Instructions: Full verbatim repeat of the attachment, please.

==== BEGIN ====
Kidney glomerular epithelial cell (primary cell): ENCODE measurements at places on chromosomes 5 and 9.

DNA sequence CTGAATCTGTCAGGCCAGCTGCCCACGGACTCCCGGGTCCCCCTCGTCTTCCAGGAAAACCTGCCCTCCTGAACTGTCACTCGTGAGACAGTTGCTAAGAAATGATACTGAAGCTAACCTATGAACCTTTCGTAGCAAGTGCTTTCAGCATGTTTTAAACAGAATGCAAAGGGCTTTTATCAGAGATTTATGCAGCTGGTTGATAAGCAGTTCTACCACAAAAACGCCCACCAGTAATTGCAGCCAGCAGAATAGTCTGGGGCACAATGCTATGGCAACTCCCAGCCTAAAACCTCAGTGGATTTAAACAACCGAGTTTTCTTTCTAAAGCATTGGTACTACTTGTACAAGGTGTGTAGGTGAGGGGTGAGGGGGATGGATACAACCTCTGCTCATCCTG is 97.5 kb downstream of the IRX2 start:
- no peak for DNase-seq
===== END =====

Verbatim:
Kidney glomerular epithelial cell (primary cell): ENCODE measurements at places on chromosomes 5 and 9.

DNA sequence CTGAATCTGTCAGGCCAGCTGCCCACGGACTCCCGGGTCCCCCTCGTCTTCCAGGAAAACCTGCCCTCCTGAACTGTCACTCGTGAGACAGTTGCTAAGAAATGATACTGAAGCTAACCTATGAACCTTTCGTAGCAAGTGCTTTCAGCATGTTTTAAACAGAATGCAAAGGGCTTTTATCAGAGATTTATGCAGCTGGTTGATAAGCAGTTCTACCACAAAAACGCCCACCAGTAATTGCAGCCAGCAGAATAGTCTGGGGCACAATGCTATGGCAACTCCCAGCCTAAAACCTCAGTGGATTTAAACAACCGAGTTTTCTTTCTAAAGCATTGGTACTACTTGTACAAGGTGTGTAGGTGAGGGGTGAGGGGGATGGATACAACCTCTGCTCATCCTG is 97.5 kb downstream of the IRX2 start:
- no peak for DNase-seq